What are the 5 MOST TOXIC TYPES of MOLD?
Ascospores are prominent in nature commonly found in the outdoor environment. Some fungi that belong to the Ascomycete family include the sexual forms of Penicillium/Aspergillus, Chaetominum, etc that may be frequently found growing on damp substrates.
Chaetomium are found on a variety of substrates containing cellulose including paper and plant compost. Several species have been reported to play a major role in the decomposition of cellulose-made materials. These fungi are able to dissolve the cellulose fibers in cotton and paper and thus cause the materials to disintegrate. The process is especially rapid under moist conditions. Their Ascospores are brown or gray with one or two germ pores.
Fusarium is a hydrophilic mold that requires very wet conditions and is frequently isolated from plants and grains. They colonize in continuously damp materials such as damp wallboard and water reservoirs for humidifiers and drip pans. While Fusarium Keratitis can be a serious infection, it is a rare disease. Fusarium is commonly found in organic matter such as soil and plants. This infection cannot be transmitted from person to person.
Aspergillus and Penecillium are both types of mold are ubiquitous in the environment. Aspergillus tends to colonize continuously damp materials such as damp wallboard and fabrics. Penicillium is commonly found in house dust, wallpaper, decaying fabrics, moist clipboards, etc.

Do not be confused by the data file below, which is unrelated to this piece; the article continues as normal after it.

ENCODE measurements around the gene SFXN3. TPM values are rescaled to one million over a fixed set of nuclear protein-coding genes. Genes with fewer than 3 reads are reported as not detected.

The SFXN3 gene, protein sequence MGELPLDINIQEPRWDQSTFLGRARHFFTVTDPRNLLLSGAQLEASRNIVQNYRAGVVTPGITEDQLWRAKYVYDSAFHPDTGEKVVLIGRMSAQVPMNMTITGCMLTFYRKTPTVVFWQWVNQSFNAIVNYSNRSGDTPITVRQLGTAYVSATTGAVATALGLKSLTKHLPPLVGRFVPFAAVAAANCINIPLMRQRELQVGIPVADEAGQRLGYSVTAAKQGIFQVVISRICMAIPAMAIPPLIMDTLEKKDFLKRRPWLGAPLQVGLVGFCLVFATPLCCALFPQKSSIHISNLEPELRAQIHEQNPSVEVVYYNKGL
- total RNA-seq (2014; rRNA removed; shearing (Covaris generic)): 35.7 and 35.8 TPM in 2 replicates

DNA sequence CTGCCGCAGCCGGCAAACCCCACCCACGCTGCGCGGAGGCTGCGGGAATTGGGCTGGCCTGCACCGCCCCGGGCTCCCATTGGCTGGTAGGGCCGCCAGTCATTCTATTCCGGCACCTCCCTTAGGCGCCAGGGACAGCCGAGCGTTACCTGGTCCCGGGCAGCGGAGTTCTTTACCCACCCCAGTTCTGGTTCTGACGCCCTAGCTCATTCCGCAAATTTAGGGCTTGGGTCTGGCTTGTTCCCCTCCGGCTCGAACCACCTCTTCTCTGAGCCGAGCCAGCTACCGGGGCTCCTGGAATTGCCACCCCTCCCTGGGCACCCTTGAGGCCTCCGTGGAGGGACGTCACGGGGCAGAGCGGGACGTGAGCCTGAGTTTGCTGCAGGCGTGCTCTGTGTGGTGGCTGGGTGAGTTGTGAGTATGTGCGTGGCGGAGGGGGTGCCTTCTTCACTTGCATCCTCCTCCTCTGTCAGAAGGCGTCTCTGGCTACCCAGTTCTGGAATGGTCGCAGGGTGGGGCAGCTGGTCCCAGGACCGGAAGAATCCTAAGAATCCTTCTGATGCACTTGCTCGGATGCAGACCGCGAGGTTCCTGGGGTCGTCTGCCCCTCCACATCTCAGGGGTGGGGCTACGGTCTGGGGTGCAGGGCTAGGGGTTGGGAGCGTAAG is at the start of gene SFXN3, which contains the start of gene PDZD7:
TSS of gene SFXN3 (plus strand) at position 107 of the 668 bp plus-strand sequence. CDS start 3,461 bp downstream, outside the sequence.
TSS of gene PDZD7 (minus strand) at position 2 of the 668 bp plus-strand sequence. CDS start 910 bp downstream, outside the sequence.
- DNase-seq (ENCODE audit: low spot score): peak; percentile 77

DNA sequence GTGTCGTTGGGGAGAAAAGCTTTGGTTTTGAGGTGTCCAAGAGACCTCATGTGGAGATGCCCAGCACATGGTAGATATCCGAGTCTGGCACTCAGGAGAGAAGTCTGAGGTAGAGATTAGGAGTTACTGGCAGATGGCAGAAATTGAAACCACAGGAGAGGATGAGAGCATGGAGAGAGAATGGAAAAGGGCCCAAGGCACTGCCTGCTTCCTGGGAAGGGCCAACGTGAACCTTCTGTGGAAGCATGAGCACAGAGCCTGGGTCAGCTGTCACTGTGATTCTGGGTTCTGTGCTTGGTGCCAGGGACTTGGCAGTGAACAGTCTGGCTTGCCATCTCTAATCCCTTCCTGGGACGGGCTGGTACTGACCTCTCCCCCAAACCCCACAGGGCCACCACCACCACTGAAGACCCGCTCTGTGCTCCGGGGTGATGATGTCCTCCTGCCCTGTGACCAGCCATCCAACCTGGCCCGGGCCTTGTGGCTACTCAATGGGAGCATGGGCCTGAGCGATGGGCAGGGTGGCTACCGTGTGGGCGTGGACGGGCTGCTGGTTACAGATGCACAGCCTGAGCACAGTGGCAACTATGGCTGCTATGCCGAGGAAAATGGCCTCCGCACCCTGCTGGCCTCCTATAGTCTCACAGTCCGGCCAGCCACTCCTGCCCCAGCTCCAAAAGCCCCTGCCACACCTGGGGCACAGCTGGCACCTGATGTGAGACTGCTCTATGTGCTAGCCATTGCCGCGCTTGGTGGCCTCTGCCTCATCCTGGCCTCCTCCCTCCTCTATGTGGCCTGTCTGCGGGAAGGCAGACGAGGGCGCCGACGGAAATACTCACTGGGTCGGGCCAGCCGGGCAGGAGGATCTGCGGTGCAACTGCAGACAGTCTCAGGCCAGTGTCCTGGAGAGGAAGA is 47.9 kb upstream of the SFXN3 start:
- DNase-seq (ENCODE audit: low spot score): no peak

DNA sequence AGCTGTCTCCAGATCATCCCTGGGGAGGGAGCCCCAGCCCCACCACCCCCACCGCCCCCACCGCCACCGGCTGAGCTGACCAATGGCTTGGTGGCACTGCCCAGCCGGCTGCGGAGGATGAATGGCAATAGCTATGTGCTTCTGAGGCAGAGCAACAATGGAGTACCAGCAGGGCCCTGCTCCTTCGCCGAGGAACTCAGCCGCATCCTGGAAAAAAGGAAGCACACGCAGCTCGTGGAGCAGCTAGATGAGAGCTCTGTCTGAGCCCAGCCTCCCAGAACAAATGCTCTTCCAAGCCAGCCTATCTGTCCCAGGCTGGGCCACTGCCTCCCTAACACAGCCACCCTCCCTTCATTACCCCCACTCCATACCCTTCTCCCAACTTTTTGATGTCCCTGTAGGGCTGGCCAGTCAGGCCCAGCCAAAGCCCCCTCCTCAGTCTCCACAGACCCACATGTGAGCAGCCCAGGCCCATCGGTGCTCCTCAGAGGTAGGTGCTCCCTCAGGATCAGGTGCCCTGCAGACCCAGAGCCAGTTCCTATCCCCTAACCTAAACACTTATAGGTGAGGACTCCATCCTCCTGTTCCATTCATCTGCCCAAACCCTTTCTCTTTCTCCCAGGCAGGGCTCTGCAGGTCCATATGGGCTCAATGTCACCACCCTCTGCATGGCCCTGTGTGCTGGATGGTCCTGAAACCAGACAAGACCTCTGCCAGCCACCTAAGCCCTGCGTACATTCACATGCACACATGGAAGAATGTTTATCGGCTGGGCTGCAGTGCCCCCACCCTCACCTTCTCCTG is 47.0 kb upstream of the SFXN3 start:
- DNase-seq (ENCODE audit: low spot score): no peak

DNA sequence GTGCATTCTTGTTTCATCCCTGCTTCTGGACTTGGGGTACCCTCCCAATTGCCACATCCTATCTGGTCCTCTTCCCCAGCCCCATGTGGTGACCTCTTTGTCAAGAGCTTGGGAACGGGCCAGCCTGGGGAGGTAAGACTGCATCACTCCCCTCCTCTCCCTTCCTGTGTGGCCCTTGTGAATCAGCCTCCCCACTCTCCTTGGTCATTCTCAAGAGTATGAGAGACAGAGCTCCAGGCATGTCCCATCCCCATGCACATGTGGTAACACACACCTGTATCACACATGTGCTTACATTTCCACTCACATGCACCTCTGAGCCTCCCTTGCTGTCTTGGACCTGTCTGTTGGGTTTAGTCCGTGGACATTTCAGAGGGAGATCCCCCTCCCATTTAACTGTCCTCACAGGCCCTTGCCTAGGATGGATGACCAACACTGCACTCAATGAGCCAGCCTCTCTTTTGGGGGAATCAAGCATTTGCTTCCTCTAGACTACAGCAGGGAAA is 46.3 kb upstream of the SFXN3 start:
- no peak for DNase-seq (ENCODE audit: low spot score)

Stachybotrys is the bad boy of them all
Stachybotrys, commonly called "stachy," is a greenish-black, slimy mold found only on cellulose products (such as wood or paper) that have been wet for several days or more. The mold does not grow on concrete, linoleum or tile. Stachybotrys and some other fungi may produce several toxic chemicals called mycotoxins. Mycotoxins can be present in spores and small mold fragments released into the air. Once the mold fragments, mycotoxins and spores are in the air, individuals may breathe them into their lungs.